with underdominance, if there is any shift of allele frequencies away from p = 0.5, natural selection will change allele frequencies to the maximum mean fitness values found at fixation and loss (Ap is negative for p < 0.5 and positive for p > 0.5).

The fundamental theorem of natural selection

To close this section, let's examine one last generalization about the action of natural selection on a diallelic locus. Sir Ronald Fisher (Fig. 6.12) proposed the impressive sounding fundamental theorem of natural selection (Fisher 1999, originally published in 1930) as a way to summarize and generalize the process. In Fisher's words, the fundamental theorem of natural selection was that "the rate of increase in fitness of any organism at any time is equal to its genetic variance in fitness at that time." A modern restatement of the theorem is that "the rate of increase in the mean fitness of any organism at any time ascribable to natural selection acting through changes in gene frequencies is exactly equal to its genic variance in fitness at that time" (Edwards 1994). The fundamental theorem has also been interpreted as showing that any change in mean fitness caused by natural selection must always be positive. As Crow (2002) and Edwards (2002) recount, this cryptic yet simultaneously insightful statement about natural selection has lead to a great deal of controversy, misunderstanding, and just plain confusion over many years.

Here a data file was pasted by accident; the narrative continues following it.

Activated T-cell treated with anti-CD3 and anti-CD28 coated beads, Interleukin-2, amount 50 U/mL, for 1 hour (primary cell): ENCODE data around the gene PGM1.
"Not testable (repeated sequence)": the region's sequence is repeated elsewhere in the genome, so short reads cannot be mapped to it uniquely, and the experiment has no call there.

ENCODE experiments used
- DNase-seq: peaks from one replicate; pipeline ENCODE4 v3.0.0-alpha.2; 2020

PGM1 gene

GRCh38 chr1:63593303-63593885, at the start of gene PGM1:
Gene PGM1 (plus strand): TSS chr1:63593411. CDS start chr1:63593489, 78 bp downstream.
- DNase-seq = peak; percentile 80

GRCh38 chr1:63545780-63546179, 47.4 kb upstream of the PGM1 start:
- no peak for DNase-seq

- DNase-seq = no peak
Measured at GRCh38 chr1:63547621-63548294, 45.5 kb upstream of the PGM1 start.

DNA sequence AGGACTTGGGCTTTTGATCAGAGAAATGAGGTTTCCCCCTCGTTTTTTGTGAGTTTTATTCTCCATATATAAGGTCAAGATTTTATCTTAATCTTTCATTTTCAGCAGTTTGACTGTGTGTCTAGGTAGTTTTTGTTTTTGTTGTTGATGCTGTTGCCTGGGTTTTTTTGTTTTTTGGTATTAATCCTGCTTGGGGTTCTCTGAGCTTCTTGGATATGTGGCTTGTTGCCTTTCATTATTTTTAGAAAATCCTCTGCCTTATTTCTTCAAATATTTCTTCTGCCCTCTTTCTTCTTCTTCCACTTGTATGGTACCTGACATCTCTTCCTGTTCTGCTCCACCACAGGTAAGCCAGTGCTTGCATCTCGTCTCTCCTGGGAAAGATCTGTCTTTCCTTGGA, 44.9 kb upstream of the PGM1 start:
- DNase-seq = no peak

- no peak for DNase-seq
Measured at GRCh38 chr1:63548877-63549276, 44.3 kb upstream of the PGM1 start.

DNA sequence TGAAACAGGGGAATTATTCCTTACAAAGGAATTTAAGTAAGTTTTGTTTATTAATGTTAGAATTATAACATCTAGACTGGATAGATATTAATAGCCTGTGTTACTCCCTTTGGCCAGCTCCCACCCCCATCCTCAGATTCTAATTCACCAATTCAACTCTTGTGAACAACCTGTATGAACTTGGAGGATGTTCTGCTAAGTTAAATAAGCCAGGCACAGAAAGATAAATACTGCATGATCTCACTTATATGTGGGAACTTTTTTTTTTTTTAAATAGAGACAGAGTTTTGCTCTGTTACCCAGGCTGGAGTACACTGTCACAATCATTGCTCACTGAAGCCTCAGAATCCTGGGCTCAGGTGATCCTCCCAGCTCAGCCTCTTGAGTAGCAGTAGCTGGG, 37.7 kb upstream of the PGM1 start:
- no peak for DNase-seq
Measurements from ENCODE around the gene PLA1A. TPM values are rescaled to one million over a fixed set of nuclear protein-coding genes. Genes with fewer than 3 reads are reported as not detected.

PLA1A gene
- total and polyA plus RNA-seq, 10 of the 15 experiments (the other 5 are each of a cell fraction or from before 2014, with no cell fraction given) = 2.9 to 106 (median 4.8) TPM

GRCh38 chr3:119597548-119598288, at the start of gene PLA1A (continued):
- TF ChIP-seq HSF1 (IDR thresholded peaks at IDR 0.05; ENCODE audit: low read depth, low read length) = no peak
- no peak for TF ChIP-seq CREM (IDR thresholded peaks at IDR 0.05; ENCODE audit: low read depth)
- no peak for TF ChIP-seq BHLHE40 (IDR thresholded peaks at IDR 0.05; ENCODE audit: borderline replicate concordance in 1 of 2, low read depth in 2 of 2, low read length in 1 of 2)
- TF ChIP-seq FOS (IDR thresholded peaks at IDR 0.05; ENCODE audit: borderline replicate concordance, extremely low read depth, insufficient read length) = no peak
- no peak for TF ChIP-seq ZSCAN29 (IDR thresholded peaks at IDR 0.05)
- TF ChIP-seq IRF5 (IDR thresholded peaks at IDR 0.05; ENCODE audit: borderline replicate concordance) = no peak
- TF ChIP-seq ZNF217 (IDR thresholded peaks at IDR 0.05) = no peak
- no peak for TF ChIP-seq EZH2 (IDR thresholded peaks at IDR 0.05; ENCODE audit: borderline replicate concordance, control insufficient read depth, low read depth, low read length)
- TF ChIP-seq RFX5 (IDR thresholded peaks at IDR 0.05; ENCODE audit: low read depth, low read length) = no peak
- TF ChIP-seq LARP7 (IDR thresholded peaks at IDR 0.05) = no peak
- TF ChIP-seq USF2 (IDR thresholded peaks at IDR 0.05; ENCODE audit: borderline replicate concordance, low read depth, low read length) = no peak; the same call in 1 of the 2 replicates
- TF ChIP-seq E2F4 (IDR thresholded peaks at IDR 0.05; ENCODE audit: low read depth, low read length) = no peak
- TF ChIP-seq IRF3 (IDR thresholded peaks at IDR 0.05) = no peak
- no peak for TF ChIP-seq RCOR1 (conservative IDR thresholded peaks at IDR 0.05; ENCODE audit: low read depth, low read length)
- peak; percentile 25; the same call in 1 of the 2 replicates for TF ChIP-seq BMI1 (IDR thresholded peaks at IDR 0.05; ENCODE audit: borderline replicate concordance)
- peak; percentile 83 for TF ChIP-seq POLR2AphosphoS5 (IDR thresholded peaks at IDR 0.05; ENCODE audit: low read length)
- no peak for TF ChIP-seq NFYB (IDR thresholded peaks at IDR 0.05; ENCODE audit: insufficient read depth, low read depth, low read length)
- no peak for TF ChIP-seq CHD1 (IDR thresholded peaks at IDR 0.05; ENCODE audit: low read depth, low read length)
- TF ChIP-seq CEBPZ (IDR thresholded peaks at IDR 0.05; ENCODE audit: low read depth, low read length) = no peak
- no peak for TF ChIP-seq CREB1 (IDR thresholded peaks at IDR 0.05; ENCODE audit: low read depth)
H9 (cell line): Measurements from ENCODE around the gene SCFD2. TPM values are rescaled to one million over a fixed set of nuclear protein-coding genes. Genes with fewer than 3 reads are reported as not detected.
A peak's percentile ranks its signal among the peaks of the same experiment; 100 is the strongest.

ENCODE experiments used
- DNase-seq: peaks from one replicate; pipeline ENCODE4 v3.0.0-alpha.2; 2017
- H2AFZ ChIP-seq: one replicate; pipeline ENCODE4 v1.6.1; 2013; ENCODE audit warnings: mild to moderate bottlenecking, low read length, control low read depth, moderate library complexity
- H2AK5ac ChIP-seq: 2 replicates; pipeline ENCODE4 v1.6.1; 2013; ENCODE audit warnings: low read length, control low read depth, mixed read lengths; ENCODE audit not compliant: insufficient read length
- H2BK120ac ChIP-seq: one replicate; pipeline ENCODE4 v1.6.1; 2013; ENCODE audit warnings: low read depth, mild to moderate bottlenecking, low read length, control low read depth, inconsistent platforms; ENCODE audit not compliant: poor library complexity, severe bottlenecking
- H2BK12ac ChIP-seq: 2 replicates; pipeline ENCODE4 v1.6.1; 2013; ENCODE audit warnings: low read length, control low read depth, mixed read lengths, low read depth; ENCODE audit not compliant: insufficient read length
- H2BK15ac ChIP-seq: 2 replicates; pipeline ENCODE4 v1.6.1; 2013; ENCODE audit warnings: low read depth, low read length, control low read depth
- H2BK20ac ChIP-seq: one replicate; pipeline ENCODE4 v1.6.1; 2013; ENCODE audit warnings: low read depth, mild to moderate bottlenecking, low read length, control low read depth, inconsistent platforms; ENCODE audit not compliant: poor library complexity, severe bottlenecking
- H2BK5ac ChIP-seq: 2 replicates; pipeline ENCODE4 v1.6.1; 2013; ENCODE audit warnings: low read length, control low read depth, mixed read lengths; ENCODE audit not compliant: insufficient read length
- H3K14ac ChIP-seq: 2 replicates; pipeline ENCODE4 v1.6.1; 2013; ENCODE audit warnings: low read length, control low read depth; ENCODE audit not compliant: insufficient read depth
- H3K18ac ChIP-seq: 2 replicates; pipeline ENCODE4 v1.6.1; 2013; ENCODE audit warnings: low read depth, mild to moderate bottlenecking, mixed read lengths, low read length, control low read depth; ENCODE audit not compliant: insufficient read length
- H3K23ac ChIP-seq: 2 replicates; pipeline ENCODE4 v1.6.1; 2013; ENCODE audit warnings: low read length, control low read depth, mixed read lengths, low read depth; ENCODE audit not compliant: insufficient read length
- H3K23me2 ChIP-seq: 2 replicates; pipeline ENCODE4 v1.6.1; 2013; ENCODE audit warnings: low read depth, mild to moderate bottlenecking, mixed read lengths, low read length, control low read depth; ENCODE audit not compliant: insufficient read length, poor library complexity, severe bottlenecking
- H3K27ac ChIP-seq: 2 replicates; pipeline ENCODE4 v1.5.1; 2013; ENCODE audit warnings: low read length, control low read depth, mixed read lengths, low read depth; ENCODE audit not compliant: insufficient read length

Interact box 6.1 Natural selection on one locus with two alleles

Launch Populus. In the Model menu, choose Natural Selection and then Selection on a Diallelic Autosomal Locus. In the options dialog box set view to p vs. t and use fitness coefficients. Set the fitness values as given below. Click on the button for One Initial Frequency and set the initial allele frequency to 0.5. Press the View button to see the simulation results. Clicking on the different radio buttons for Plot Options switches the view among the four different modes of display (p vs. t, Genotypic frequency vs. t, Ap vs. p, and W vs. p). When selection is weak, set the generations to view in the range of 500 to 1000, but when selection is strong 50 to 100 generations will be more appropriate. Using the Six Initial Frequencies option shows the outcome of natural selection for six different initial allele frequencies like Figs 6.4-6.8, but the Genotypic frequency vs. t plot will not be available.